- A major strength is that it greatly enhances engagement and verbal exchanges
The Communication Process: Potential Issues
1. Communicator Competence ability of communicators to encode and interpret messages
o A skilled communicator should be able to process nonverbal information and extract intended meaning
o
Communication process
will
suffer
if participants lack communication competence
o Emotions can impact how people express themselves and cloud their interpretation of information they receive from others
o Communicators’ ability to
regulate their emotions
+
understand emotions
of others results in clearer communications, less prone
to misunderstanding
2. Noise disturbing or distracting stimuli that block or interfere with transmission of a message
o Face-to-face communication is particularly
sensitive
to presence/absence of noise
E.g. difficulty holding a conversation with someone at a party because of blaring music
o Noise increases
effort
communicators need to exert to make communication process work
3. Information richness amount and depth of information transmitted in a message
o Face-to-face messages have
highest level of richness
Senders can convey meaning through words, body language, facial expressions and tone of voice
Provides opportunity to get feedback, verify and ensure messages are received and interpreted correctly
o Computer-generated reports consisting largely of
numbers
have
lowest level of richness
o A personal written note has a
moderate level of information richness
Limited to words on the page but choice of words and punctuation can add meaning beyond words themselves
Although recipients of e-mail messages do try to interpret emotions of sender from content, they unfortunately often perceive
emotion as negative when it’s not
o Higher levels of information richness are
preferable
to lower levels complex and difficult to understand tasks
More cues available to receiver = more likely the message will be understood the way sender intended it to be
o Higher levels of information richness
overcomplicate
communication process simple and straightforward tasks
Increases chance that some of cues will seem contradictory and receivers may feel they’re given mixed messages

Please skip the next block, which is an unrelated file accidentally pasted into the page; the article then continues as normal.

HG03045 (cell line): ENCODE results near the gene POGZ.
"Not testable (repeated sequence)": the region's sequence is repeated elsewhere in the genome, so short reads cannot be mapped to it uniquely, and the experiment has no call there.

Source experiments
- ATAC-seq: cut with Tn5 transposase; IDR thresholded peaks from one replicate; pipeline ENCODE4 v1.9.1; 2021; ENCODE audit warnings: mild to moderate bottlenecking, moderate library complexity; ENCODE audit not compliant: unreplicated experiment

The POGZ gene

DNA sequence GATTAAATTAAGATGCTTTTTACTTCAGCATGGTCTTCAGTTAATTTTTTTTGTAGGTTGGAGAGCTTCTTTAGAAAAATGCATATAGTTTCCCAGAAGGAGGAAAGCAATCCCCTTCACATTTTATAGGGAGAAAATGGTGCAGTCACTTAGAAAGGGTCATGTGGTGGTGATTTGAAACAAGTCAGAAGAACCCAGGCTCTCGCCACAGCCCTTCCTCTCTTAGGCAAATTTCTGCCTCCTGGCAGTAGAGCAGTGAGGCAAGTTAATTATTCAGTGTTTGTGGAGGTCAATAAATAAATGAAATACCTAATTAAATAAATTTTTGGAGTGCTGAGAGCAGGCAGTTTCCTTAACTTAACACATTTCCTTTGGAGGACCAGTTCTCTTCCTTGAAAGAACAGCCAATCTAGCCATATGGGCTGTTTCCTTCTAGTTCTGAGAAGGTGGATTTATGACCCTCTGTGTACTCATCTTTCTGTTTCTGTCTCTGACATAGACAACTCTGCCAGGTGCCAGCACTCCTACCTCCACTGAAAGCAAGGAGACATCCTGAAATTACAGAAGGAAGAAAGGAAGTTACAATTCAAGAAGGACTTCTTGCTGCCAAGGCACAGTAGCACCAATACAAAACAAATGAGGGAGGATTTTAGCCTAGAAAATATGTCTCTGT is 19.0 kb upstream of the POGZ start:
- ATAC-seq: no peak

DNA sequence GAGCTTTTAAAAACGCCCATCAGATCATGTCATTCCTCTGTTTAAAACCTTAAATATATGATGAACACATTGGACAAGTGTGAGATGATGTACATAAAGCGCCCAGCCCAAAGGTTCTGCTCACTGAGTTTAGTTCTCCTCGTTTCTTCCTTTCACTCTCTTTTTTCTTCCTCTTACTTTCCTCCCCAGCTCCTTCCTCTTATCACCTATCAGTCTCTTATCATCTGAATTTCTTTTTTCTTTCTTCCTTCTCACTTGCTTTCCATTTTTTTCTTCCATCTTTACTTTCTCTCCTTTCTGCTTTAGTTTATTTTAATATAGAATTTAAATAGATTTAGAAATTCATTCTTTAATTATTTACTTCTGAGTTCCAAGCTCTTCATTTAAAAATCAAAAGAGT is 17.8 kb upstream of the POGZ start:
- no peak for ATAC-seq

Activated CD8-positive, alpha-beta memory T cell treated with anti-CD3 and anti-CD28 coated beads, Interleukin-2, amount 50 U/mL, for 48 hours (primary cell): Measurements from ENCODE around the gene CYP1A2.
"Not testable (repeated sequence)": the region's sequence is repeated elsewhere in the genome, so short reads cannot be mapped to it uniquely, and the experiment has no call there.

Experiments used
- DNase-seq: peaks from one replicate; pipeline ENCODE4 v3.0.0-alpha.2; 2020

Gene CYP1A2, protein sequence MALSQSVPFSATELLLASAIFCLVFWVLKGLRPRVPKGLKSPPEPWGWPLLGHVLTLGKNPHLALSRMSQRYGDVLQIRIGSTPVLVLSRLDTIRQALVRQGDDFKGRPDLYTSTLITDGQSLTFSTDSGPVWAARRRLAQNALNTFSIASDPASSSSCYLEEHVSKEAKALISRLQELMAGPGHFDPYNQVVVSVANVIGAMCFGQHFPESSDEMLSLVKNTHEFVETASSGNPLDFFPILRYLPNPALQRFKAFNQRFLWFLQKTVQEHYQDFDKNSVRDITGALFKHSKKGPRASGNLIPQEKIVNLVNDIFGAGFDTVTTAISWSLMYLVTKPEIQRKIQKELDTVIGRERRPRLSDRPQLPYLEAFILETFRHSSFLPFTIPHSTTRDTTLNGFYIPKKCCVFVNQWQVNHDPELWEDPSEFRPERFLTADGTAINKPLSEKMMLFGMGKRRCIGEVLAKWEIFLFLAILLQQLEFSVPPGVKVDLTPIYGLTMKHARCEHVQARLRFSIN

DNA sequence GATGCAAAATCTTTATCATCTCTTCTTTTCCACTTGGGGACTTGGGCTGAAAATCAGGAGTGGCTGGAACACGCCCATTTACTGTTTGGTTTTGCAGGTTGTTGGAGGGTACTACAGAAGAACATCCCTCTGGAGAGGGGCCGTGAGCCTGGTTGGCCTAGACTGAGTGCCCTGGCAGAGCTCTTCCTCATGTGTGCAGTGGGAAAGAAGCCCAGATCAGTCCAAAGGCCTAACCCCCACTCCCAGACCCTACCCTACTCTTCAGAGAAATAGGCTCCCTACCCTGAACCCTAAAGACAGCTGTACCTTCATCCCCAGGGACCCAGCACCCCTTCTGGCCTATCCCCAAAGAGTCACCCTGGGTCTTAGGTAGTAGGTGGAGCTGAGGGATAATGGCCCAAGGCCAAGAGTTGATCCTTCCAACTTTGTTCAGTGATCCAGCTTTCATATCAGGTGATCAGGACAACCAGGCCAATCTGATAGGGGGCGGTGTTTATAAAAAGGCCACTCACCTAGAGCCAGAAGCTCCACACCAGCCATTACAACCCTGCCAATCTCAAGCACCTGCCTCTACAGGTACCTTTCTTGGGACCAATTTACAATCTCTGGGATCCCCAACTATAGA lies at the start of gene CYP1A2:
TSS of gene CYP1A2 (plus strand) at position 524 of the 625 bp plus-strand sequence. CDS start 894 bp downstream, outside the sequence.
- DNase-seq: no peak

o In summary:
the greater the complexity of the work, the more likely the benefits of information richness will outweigh its cost
s
4. Gender differences different ways men and women tend to process and interpret information and communicate with others
o
Men’s style of communication
helps them achieve and maintain status, power, independence
E.g. showing off their ability or knowledge within a team meeting, telling stories or jokes, being direct when asking someone
else to do something, taking credit for something good they have done
o
Women’s style of communication
sends messages that build and strengthen their relationships
E.g. showing concern and support, asking questions, asking for help and feedback, buffering criticism with praise, using
compliments to build relationships, being indirect and subtle when sending messages to others
o Can lead to misunderstandings and often to faulty inferences about each other’s confidence and competence
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o To be effective communicators, people need to be aware of differences and adapt natural communication style to fit demands of
situation
5. Privacy individuals can express themselves freely without being observed, recorded, or disturbed by other, unauthorized individuals or groups
o Federal/provincial governments revised laws and commissions to regulate how personal information is collected, used, and
disclosed
o
Government legislation
+
corporate privacy policies
protects privacy rights but allow us to benefit from new communication channels
o Employers or prospective employers can access personal social networking sites + use this information to make decisions that affect you
E.g. Agrium Inc.’s Employee Privacy Policy has several objectives:
Ensure company and its members comply with privacy legislation
Clarify expectations of privacy
Define what information is personal
Explain why information is collected and how it is used
Describes employee monitoring activities and understandings with respect to notification and consent
o Messages sent via computer-mediated communication channels may be more
guarded
than those sent face to face to increase